it's literally just like, it's got to be one sentence that sums up the show. To begin with, like one sentence is like, this is what it is like a log, and then have like, almost giving them ideas on like, because they also want to know, creating a show, how's this going to end up in the paper every night, how's it going to end up radio shows talking about? So then you almost want to the next line is like giving them almost like a hint of what headlines could be for the show. So it's like it you know, backing up your one line statement as to why this has never been done before. What's going to change the game why people are loving it. And you just want a few more sentences like that. And then you can actually break it down into Alright, this is how it's going to work at episodes. And it's going to cost this much. They also want to know how much
how do you work out what you think it's worth.
You've got a literally door full budget. So unless you if you go to them and go is gonna cost $300,000 and you had your number and your locks. You need my face.
I remember we were doing the thing for the selfie late. Yeah,
well, sorry, out of our debit. I guess it's not standing somewhere I kind of did that pitching thing with
what was it? ABC said will give you a quarter of a million, but you need another backer to do the same thing like Australia. What do
you seem to be doing? politics with me? But what
was Australian grants? epic? Yeah, it takes about a year from applying to then getting it. It's a lot of hard work. Yes, it's too long. What's the dream for you? Scott, what do you what do you looking further to? I think it's still continuing. Like, I want to sort of be involved with one of the bigger networks here. But helping them create like, and helping them move to where everyone's enjoying content, the moment which is online. And making still I love that the networks here can put still big budgets into programming and into content, which is great, because you guys know, when you have a small budget, you can only go so far. And then you're like, well, we want to go and do something, you know, down here and take a crew with us. But it costs so much to do that. And there's only so long you can pull favours. And then you're like, All right, we're gonna take it seriously. So working within a network here, but doing it with my ideas and doing it with a team that I want to work with. And so I don't mind if it's really low budget, if we're making cool stuff that people are watching, and people are like connecting with thing. That's great. And also for me, it's a more at the moment, which I'm working hard is in the content we're making. Having a purpose. Why do we like not just, you know, some of its just to make people laugh and make people feel good after a hard day at work? But other stuff as well as like, What's the reason? Where are we at? We all know that in this day and age, there's a lot of problems in the world in so many sales, like how do we find solutions through content,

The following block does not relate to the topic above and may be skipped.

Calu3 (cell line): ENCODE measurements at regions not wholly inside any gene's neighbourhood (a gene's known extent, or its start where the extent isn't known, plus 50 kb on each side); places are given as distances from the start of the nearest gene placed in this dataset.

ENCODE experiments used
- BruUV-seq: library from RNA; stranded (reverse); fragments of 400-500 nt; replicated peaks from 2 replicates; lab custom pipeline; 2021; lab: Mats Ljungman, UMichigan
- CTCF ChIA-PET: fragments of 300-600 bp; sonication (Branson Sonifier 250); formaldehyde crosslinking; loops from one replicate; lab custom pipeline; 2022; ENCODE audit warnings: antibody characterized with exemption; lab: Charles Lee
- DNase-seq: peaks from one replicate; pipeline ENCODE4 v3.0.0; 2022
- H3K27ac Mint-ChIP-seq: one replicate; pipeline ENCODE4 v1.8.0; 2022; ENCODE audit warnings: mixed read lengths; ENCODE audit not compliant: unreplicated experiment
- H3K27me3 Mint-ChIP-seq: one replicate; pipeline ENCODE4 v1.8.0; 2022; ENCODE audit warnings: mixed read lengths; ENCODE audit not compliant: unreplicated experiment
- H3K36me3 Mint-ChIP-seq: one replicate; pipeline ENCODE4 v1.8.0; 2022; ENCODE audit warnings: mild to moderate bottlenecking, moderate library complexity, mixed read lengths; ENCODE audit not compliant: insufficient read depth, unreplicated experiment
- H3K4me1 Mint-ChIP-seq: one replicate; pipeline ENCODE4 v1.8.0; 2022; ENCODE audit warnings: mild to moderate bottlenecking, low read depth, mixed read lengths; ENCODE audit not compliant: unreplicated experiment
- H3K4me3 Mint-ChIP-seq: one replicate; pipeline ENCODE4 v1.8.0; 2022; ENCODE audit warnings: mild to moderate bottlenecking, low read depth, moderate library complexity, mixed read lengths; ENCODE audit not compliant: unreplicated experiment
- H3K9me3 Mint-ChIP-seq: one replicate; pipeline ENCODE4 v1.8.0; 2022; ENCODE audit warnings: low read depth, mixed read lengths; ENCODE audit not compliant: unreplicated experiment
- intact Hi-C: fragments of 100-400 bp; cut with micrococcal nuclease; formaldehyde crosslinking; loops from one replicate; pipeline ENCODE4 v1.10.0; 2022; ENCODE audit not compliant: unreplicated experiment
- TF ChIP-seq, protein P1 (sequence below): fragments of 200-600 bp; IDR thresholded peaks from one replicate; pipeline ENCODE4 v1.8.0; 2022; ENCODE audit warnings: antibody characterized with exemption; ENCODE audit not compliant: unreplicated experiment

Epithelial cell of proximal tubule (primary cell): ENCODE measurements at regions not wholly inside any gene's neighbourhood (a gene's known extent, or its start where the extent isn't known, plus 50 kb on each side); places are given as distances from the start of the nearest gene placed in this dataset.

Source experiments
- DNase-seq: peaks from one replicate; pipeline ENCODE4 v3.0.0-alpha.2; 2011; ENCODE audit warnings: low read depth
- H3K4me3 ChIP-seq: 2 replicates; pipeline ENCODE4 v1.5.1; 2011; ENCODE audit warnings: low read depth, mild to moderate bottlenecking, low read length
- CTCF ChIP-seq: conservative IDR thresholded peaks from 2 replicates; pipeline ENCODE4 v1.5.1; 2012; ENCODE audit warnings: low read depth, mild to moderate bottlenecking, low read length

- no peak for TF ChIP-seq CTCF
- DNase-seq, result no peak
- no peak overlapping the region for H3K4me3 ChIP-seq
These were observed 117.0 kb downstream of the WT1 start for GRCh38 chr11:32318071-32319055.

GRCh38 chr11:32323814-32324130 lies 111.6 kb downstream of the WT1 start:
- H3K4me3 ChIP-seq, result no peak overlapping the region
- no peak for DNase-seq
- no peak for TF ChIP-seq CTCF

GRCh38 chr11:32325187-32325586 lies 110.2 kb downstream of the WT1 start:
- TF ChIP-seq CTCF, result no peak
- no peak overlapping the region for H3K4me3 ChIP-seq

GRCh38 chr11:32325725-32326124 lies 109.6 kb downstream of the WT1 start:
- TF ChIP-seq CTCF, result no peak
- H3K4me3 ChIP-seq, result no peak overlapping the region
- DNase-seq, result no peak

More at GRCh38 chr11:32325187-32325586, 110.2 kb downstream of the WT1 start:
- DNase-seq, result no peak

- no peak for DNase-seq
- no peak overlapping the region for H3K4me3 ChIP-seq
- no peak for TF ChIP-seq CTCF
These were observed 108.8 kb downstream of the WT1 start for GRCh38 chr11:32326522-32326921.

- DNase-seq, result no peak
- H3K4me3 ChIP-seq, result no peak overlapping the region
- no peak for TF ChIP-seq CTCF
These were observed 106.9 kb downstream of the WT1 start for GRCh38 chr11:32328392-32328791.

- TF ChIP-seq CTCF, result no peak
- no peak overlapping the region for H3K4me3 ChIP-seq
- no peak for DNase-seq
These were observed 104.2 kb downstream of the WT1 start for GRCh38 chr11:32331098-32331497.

we've got two things there, you've got to do good job at what you're doing now. And there's also thinking about and planning to lots of work that you actually seem to be doing is not enough hours in the day. Yeah.